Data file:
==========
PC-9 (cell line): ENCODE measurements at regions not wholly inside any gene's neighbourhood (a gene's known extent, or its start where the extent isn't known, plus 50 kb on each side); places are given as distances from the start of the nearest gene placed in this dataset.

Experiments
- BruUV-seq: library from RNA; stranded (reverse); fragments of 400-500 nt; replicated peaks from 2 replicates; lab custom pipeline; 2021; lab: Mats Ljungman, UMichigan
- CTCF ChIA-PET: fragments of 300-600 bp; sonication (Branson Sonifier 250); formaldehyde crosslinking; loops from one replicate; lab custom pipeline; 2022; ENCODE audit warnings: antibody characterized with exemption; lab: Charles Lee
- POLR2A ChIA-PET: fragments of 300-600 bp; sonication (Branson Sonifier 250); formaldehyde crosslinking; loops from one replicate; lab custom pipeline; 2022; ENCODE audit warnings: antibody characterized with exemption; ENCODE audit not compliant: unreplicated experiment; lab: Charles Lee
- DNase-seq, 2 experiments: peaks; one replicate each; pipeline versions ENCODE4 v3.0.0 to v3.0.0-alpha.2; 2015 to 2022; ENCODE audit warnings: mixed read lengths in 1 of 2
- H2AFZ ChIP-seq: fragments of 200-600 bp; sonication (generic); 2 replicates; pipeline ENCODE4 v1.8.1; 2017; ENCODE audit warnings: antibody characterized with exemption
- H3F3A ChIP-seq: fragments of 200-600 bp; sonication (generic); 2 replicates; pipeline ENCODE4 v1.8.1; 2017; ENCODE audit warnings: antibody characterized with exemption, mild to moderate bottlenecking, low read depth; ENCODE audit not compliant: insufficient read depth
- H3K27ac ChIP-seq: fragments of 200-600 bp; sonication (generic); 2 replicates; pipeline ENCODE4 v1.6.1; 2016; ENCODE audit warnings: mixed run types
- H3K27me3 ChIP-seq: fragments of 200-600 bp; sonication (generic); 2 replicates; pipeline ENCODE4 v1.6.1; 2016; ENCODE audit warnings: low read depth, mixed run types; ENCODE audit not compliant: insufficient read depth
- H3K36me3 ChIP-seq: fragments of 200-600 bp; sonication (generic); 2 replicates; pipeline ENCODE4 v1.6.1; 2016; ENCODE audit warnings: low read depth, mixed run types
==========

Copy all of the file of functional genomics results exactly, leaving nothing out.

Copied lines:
PC-9 (cell line): ENCODE measurements at regions not wholly inside any gene's neighbourhood (a gene's known extent, or its start where the extent isn't known, plus 50 kb on each side); places are given as distances from the start of the nearest gene placed in this dataset.

Experiments
- BruUV-seq: library from RNA; stranded (reverse); fragments of 400-500 nt; replicated peaks from 2 replicates; lab custom pipeline; 2021; lab: Mats Ljungman, UMichigan
- CTCF ChIA-PET: fragments of 300-600 bp; sonication (Branson Sonifier 250); formaldehyde crosslinking; loops from one replicate; lab custom pipeline; 2022; ENCODE audit warnings: antibody characterized with exemption; lab: Charles Lee
- POLR2A ChIA-PET: fragments of 300-600 bp; sonication (Branson Sonifier 250); formaldehyde crosslinking; loops from one replicate; lab custom pipeline; 2022; ENCODE audit warnings: antibody characterized with exemption; ENCODE audit not compliant: unreplicated experiment; lab: Charles Lee
- DNase-seq, 2 experiments: peaks; one replicate each; pipeline versions ENCODE4 v3.0.0 to v3.0.0-alpha.2; 2015 to 2022; ENCODE audit warnings: mixed read lengths in 1 of 2
- H2AFZ ChIP-seq: fragments of 200-600 bp; sonication (generic); 2 replicates; pipeline ENCODE4 v1.8.1; 2017; ENCODE audit warnings: antibody characterized with exemption
- H3F3A ChIP-seq: fragments of 200-600 bp; sonication (generic); 2 replicates; pipeline ENCODE4 v1.8.1; 2017; ENCODE audit warnings: antibody characterized with exemption, mild to moderate bottlenecking, low read depth; ENCODE audit not compliant: insufficient read depth
- H3K27ac ChIP-seq: fragments of 200-600 bp; sonication (generic); 2 replicates; pipeline ENCODE4 v1.6.1; 2016; ENCODE audit warnings: mixed run types
- H3K27me3 ChIP-seq: fragments of 200-600 bp; sonication (generic); 2 replicates; pipeline ENCODE4 v1.6.1; 2016; ENCODE audit warnings: low read depth, mixed run types; ENCODE audit not compliant: insufficient read depth
- H3K36me3 ChIP-seq: fragments of 200-600 bp; sonication (generic); 2 replicates; pipeline ENCODE4 v1.6.1; 2016; ENCODE audit warnings: low read depth, mixed run types